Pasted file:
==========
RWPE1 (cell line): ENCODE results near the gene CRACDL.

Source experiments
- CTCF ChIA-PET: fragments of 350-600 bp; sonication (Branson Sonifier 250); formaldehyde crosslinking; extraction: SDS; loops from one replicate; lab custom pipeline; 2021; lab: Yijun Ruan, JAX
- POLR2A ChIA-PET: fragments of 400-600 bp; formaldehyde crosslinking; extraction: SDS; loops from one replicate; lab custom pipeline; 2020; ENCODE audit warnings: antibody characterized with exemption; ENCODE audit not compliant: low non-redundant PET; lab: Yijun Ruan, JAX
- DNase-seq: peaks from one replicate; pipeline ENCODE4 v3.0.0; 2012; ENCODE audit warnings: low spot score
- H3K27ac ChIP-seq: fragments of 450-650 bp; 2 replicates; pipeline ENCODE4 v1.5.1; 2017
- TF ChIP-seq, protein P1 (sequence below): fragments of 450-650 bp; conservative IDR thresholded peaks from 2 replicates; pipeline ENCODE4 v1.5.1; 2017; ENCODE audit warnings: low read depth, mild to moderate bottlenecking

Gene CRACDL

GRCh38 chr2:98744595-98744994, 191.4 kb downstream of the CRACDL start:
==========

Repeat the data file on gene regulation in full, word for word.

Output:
RWPE1 (cell line): ENCODE results near the gene CRACDL.

Source experiments
- CTCF ChIA-PET: fragments of 350-600 bp; sonication (Branson Sonifier 250); formaldehyde crosslinking; extraction: SDS; loops from one replicate; lab custom pipeline; 2021; lab: Yijun Ruan, JAX
- POLR2A ChIA-PET: fragments of 400-600 bp; formaldehyde crosslinking; extraction: SDS; loops from one replicate; lab custom pipeline; 2020; ENCODE audit warnings: antibody characterized with exemption; ENCODE audit not compliant: low non-redundant PET; lab: Yijun Ruan, JAX
- DNase-seq: peaks from one replicate; pipeline ENCODE4 v3.0.0; 2012; ENCODE audit warnings: low spot score
- H3K27ac ChIP-seq: fragments of 450-650 bp; 2 replicates; pipeline ENCODE4 v1.5.1; 2017
- TF ChIP-seq, protein P1 (sequence below): fragments of 450-650 bp; conservative IDR thresholded peaks from 2 replicates; pipeline ENCODE4 v1.5.1; 2017; ENCODE audit warnings: low read depth, mild to moderate bottlenecking

Gene CRACDL

GRCh38 chr2:98744595-98744994, 191.4 kb downstream of the CRACDL start: